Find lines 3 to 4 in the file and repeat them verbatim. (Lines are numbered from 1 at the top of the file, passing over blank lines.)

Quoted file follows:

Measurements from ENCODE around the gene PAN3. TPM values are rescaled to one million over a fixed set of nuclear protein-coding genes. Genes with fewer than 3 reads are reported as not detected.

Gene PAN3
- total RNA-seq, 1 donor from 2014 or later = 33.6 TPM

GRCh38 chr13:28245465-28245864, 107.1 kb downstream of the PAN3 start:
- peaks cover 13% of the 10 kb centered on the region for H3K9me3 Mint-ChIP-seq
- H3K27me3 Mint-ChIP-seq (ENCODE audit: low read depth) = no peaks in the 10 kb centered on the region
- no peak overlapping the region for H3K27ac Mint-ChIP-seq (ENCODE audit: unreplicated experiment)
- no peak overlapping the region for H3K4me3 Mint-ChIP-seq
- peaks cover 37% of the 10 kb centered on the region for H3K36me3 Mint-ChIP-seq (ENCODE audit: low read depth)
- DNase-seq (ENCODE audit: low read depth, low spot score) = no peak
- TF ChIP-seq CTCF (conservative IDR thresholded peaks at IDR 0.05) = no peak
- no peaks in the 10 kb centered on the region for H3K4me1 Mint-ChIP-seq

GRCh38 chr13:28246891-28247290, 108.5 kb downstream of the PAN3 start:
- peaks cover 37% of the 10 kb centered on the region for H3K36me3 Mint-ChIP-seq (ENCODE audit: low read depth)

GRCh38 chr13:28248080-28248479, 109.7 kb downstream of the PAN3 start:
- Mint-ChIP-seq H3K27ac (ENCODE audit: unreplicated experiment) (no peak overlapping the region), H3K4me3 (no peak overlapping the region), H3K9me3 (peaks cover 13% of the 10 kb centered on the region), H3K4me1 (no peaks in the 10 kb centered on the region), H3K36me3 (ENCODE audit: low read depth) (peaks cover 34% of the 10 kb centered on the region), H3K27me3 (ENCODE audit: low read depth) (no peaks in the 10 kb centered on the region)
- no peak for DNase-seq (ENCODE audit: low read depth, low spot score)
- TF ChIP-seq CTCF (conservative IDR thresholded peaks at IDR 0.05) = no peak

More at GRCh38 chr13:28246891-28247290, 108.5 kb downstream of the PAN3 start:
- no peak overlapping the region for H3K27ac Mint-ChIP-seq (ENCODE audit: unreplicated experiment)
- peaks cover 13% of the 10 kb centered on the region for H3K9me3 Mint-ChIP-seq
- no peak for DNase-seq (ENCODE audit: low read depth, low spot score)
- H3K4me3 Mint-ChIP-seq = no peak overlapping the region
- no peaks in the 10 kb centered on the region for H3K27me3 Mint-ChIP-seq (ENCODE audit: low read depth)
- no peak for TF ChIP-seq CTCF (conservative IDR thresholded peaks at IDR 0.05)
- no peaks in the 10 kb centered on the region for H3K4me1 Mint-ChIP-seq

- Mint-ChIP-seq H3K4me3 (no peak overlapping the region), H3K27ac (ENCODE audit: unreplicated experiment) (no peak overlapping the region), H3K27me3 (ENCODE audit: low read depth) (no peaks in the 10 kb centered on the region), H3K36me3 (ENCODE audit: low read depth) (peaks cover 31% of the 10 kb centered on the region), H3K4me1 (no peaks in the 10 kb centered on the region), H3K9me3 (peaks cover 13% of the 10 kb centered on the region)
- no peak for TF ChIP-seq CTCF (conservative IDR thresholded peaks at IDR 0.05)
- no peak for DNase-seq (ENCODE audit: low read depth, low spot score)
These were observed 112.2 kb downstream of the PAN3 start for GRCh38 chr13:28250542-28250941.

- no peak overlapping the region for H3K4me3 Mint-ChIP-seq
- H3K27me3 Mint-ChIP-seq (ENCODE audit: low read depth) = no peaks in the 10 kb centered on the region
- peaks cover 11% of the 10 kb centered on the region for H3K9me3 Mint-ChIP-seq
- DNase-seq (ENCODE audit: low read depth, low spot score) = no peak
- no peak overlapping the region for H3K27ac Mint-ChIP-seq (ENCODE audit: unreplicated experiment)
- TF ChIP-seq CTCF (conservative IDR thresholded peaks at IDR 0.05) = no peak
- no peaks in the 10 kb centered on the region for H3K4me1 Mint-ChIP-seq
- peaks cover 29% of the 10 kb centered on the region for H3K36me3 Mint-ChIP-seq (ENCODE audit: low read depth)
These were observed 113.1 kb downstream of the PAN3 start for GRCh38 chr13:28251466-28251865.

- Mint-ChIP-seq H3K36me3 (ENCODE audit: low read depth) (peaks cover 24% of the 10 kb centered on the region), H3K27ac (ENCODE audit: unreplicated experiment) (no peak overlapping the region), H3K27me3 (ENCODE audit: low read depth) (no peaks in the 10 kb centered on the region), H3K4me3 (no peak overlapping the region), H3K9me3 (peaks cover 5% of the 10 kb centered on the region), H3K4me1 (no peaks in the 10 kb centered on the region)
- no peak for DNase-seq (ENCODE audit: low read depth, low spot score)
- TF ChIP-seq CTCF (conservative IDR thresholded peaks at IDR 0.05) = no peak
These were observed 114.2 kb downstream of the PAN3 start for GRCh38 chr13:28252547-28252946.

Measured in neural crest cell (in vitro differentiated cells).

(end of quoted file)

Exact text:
- total RNA-seq, 1 donor from 2014 or later = 33.6 TPM

GRCh38 chr13:28245465-28245864, 107.1 kb downstream of the PAN3 start: